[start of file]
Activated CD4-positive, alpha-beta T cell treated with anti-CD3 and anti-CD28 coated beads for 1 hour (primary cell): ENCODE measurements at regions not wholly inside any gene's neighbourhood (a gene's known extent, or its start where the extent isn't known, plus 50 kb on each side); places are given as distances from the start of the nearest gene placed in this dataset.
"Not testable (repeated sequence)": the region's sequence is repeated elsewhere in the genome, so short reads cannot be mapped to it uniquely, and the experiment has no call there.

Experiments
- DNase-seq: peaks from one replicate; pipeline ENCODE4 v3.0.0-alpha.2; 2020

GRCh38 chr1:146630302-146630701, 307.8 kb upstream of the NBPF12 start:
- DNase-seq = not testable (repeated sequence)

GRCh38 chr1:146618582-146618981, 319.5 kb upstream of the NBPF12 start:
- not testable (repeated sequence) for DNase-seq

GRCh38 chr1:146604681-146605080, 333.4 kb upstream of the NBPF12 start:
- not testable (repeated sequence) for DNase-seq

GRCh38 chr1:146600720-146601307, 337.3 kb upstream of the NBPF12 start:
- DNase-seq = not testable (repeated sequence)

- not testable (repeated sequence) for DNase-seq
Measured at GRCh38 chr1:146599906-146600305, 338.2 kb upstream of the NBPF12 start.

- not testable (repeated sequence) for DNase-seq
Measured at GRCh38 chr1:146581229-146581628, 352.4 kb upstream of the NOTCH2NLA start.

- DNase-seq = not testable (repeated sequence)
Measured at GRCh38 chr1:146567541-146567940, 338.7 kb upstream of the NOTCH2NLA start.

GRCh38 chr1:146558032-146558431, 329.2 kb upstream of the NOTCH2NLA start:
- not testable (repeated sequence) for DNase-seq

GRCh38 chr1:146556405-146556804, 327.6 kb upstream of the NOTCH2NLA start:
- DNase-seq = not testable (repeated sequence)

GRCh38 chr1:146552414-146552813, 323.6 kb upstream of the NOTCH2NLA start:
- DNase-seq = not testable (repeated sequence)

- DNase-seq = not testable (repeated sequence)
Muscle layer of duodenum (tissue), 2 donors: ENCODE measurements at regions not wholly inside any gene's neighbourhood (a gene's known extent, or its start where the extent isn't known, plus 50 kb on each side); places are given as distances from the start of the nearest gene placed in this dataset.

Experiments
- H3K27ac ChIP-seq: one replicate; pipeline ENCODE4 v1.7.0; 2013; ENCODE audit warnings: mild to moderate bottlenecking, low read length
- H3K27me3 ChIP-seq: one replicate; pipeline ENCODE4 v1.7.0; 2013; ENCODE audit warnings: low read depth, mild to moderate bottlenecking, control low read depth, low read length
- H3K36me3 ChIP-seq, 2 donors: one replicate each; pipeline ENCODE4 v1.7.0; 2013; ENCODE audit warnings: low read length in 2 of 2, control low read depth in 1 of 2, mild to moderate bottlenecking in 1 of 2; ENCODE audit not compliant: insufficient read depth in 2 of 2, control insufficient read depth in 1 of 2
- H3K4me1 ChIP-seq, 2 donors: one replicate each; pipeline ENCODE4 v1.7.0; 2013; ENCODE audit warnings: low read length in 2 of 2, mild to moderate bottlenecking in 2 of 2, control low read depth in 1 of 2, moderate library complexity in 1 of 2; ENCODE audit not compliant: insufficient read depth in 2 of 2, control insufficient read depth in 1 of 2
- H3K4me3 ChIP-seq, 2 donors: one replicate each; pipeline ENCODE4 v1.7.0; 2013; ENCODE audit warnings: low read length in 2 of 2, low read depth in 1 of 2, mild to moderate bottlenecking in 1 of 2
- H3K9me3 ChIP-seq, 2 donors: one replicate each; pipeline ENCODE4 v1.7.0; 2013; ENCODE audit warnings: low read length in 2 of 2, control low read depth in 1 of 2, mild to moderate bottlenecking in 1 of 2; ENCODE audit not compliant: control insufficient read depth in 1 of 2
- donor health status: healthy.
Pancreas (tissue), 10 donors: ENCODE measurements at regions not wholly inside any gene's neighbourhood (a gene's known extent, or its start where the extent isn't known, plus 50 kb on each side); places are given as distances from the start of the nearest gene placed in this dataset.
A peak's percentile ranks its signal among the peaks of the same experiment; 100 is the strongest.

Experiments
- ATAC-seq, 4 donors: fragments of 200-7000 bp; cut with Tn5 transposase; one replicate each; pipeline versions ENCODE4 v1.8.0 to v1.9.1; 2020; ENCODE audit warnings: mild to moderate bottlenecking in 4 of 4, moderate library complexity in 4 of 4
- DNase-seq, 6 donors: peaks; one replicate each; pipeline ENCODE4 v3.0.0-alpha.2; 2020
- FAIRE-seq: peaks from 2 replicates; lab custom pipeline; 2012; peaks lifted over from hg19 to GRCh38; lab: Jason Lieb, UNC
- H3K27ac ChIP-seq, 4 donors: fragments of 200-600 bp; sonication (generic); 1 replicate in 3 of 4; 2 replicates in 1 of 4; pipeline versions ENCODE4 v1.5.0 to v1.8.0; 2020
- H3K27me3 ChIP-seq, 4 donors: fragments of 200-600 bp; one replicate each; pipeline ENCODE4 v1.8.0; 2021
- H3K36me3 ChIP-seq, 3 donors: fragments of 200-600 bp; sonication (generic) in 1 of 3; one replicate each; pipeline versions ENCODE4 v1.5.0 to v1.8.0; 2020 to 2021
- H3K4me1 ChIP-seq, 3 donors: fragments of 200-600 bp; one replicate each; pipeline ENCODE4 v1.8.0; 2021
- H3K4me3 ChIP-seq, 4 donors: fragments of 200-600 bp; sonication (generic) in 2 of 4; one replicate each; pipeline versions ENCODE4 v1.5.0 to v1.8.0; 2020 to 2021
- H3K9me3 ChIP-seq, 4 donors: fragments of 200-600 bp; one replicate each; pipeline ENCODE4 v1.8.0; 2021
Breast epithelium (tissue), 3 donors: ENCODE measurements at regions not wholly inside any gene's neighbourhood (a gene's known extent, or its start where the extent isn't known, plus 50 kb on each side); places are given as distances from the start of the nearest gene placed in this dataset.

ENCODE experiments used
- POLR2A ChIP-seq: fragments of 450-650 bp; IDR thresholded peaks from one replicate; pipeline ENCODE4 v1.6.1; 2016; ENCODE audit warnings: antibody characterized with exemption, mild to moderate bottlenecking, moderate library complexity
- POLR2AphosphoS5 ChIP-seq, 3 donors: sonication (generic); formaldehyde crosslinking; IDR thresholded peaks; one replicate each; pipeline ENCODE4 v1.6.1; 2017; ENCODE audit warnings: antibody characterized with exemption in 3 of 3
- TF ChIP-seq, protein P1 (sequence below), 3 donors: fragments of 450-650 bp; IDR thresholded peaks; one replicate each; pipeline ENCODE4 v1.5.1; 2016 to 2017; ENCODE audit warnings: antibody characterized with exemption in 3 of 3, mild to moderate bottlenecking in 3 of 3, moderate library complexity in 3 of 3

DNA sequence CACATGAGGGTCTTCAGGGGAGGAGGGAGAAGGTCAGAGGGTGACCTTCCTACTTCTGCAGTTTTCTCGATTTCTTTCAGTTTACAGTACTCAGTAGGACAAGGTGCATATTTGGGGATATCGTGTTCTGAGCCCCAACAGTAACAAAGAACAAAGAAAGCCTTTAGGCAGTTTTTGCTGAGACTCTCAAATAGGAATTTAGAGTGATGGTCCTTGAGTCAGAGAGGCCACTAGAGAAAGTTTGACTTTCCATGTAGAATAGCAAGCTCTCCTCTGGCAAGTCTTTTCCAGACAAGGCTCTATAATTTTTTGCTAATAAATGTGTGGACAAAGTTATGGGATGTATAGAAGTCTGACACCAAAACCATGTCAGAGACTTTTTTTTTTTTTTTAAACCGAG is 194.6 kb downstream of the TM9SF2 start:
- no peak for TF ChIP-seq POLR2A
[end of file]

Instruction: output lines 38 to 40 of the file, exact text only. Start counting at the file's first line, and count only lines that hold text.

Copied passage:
- ATAC-seq, 4 donors: fragments of 200-7000 bp; cut with Tn5 transposase; one replicate each; pipeline versions ENCODE4 v1.8.0 to v1.9.1; 2020; ENCODE audit warnings: mild to moderate bottlenecking in 4 of 4, moderate library complexity in 4 of 4
- DNase-seq, 6 donors: peaks; one replicate each; pipeline ENCODE4 v3.0.0-alpha.2; 2020
- FAIRE-seq: peaks from 2 replicates; lab custom pipeline; 2012; peaks lifted over from hg19 to GRCh38; lab: Jason Lieb, UNC